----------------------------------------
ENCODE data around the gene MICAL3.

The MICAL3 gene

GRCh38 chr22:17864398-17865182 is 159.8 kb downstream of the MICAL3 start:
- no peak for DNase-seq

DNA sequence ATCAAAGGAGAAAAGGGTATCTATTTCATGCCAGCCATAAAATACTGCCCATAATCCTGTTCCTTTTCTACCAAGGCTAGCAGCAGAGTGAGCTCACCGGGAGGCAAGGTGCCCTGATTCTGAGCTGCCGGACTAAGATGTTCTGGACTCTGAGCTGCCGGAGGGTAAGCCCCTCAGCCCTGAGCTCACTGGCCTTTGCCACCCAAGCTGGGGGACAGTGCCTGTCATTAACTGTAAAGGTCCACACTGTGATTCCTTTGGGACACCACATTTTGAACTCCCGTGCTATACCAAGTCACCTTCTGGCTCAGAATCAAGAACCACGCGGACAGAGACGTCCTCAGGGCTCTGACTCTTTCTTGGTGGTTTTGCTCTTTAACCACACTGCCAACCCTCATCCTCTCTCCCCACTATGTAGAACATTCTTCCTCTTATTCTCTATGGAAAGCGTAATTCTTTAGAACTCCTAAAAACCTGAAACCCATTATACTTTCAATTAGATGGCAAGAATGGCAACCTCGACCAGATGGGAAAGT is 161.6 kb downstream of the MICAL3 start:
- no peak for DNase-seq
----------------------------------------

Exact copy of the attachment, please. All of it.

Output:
ENCODE data around the gene MICAL3.

The MICAL3 gene

GRCh38 chr22:17864398-17865182 is 159.8 kb downstream of the MICAL3 start:
- no peak for DNase-seq

DNA sequence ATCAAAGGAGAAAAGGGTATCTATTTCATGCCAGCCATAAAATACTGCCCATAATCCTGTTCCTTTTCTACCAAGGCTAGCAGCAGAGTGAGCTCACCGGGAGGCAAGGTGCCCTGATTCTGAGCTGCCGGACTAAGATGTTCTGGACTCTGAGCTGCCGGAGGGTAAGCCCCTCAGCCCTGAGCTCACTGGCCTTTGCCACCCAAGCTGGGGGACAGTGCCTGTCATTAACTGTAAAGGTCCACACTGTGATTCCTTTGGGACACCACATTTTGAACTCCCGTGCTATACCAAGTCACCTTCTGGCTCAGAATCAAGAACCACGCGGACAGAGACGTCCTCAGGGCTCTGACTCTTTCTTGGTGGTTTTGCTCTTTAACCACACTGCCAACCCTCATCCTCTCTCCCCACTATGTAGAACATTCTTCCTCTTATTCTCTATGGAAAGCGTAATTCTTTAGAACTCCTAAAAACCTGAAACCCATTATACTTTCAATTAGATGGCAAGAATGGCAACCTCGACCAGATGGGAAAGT is 161.6 kb downstream of the MICAL3 start:
- no peak for DNase-seq